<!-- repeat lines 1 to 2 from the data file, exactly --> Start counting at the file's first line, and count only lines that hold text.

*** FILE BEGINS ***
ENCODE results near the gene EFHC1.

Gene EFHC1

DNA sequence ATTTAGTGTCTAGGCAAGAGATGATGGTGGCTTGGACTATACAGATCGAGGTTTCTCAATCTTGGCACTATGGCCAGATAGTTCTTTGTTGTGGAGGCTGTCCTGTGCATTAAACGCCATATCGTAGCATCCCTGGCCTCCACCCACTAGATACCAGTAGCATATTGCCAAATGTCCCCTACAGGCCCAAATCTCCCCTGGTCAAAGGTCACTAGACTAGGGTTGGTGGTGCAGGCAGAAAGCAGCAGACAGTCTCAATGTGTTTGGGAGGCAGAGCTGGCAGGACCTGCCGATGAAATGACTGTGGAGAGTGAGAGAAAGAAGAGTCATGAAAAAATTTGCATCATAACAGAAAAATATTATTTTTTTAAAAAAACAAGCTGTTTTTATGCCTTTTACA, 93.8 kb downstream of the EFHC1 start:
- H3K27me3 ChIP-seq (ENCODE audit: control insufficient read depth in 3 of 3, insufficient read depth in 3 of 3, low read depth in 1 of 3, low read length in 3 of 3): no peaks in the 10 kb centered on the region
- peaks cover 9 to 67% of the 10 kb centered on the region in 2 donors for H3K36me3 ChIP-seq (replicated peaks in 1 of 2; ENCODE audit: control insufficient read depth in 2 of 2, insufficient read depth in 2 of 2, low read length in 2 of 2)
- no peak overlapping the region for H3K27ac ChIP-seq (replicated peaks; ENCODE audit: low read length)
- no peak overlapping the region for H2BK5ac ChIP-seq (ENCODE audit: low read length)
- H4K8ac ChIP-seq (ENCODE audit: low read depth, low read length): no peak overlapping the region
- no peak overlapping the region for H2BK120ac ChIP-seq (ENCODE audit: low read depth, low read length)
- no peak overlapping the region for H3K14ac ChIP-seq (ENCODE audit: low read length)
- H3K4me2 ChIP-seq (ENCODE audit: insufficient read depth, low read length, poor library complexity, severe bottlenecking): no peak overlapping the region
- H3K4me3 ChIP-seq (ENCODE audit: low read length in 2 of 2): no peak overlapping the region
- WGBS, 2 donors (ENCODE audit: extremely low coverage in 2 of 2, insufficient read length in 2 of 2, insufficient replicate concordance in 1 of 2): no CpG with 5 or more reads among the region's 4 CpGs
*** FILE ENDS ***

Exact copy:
ENCODE results near the gene EFHC1.

Gene EFHC1